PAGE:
"A moai!" Kenny exclaimed as he stared at the hologram that danced in his vision. It stood only ten feet tall, but it had the rugged long faced detail that he had grown used to seeing in the past few days. Its nose was long, and it stared resolutely forward with blank grey eyes. The chin jutted forward imperiously, while the head sloped backwards into a blunt top that had no hair.
"That's right," Martin replied. "If we fear harm to ourselves, we have just to turn this on and we'll be safe." Martin turned the projector off, and the face disappeared. Kenny felt strangely on edge now. They were going to be waiting up all night for this? But something was nagging at the back of his head.
"Wait a moment. You said these creatures were the short-eared folk's friends. Yet now you are worried they might attack us, even though we have this tern egg like the Birdman cult did. How can that all be?"
Martin sat down and then leaned back against the rock, staring up at the darkening sky. "Well, don't forget the tourists who were attacked by the shark a couple years ago. They were Americans after all. But there is one more story I think I should tell you. This one involves an American vessel, the Nancy. In the early eighteen hundreds, the Nancy abducted twelve men and ten women from the island. This was back when slavery in the States was still legal. These islanders were to be brought to the States and sold into slavery. The Americans on the boat probably thought they were doing them a favour in fact. After all, they would be brought to a civilised country and Christianized. Brother Eyraud had not yet come to the island at this point.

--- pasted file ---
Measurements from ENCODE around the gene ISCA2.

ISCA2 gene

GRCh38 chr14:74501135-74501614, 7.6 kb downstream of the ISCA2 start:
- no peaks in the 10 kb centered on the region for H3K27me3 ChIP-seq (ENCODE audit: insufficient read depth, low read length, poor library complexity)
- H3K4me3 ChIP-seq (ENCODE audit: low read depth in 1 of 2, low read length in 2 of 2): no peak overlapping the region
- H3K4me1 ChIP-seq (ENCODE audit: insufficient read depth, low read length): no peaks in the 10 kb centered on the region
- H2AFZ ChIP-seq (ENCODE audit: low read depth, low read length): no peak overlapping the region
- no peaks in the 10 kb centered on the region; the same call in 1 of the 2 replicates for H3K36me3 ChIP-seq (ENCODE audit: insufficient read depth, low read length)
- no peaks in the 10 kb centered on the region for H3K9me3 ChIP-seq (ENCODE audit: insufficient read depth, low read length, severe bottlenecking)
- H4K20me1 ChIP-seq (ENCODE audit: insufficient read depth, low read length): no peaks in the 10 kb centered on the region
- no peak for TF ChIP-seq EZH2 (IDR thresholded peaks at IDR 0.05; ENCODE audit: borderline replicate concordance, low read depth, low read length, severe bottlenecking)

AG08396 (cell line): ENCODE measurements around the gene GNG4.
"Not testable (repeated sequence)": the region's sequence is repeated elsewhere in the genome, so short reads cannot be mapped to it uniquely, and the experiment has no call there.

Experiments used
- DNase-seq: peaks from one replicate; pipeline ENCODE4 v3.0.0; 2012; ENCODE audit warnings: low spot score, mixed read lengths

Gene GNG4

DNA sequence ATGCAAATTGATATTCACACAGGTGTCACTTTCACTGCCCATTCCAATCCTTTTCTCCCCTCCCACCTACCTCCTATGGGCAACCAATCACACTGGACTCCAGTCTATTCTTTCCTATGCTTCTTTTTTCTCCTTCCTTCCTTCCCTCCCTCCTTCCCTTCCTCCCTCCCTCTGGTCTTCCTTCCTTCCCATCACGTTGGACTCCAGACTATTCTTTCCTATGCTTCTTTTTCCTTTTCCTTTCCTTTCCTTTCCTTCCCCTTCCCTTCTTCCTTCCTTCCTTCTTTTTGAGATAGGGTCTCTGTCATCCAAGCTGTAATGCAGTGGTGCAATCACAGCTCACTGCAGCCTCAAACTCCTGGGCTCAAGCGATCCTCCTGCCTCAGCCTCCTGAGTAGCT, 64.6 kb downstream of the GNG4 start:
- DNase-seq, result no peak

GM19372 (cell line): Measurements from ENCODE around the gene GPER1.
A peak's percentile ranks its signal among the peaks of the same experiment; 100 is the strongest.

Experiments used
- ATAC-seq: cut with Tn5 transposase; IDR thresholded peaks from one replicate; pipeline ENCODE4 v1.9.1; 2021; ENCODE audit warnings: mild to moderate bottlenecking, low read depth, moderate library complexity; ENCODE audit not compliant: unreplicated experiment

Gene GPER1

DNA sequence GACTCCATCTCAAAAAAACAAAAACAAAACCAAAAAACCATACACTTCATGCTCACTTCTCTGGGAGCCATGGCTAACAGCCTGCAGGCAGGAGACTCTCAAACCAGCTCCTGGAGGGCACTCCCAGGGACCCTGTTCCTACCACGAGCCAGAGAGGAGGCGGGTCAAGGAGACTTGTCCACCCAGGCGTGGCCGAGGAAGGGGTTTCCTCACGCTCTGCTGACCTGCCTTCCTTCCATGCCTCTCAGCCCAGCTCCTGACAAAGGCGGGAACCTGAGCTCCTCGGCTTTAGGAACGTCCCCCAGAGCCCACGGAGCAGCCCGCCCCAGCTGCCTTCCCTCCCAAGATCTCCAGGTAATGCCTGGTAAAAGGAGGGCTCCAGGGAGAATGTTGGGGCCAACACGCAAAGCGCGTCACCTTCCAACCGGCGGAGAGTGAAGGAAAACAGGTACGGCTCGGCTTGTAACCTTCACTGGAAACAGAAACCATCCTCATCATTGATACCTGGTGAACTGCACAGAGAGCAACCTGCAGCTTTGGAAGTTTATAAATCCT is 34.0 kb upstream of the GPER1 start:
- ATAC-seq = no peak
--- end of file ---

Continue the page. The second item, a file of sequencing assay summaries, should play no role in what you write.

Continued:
"Anyway, three days out from the island the captain has the islanders brought up on deck. He orders their chains removed. After all, they were three days out, there was no risk in undoing their chains now. It's how the old press gangs used to work. Club a man over the head. When he wakes up, he's out at sea and if he wants to live, has to learn to be a sailor. But the captain of the Nancy was wrong. Once these men and women were freed, they all jumped overboard and began to swim in every direction.
"They lowered lifeboats to try and collect their precious property, but the islanders refused to be saved. The Nancy reports that they all drowned. Of course, they did not bother to collect the bodies. In fact, the bodies all sank, or so the captain reported. Now tell me, what is wrong with this tale?"
Kenny had also sat down at this point. He'd just managed to find a somewhat comfortable position to lie down in when Martin asked him that question. Thinking on what he'd heard, he smiled, certain that he had the right answer. "People who drown float to the surface. Especially in an ocean."